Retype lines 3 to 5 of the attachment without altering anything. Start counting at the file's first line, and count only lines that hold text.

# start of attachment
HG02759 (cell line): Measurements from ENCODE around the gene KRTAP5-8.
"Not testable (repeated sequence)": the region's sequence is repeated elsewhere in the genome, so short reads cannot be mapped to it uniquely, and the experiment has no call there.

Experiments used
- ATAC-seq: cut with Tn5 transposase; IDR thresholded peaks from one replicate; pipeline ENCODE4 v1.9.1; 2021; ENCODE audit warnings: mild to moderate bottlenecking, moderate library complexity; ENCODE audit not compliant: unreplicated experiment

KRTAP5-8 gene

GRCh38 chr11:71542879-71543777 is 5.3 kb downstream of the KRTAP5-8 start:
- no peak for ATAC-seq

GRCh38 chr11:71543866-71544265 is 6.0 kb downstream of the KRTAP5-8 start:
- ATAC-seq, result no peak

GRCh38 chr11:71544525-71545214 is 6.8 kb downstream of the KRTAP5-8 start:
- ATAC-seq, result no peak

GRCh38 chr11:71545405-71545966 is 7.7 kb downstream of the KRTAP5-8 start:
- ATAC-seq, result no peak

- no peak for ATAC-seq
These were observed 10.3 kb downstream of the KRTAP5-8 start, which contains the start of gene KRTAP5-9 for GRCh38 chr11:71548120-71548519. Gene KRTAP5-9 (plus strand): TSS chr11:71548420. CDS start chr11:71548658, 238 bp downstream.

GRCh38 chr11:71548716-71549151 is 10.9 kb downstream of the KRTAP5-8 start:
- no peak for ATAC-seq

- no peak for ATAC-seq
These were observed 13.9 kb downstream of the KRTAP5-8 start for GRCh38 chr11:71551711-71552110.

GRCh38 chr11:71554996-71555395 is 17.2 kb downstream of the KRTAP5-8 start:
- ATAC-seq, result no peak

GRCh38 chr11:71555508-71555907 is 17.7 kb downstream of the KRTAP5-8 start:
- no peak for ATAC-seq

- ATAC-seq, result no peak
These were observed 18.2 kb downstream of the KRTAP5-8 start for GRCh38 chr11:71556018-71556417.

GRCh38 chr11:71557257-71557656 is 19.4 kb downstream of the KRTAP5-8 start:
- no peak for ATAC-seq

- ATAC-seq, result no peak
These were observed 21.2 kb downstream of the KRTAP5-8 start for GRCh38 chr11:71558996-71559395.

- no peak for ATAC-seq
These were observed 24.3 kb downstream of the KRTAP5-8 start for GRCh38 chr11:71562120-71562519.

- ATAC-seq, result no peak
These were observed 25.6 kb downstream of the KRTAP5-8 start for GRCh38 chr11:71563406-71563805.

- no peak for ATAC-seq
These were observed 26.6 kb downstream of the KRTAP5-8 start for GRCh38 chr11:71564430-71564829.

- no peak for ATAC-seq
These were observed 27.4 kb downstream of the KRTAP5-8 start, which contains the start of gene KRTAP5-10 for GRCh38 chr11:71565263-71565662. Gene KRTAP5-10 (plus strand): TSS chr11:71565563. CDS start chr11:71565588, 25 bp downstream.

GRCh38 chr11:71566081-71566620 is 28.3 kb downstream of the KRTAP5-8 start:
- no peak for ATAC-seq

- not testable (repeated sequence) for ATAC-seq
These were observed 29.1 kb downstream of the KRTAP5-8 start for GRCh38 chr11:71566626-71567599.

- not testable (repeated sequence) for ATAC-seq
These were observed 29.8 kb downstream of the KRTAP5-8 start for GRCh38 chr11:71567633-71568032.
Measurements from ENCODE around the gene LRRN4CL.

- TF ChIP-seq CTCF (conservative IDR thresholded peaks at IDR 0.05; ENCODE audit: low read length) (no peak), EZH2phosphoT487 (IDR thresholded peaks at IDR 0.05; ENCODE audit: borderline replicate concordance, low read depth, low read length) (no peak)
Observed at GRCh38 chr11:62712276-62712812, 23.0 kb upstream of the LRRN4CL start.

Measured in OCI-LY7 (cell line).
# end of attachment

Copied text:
Experiments used
- ATAC-seq: cut with Tn5 transposase; IDR thresholded peaks from one replicate; pipeline ENCODE4 v1.9.1; 2021; ENCODE audit warnings: mild to moderate bottlenecking, moderate library complexity; ENCODE audit not compliant: unreplicated experiment

KRTAP5-8 gene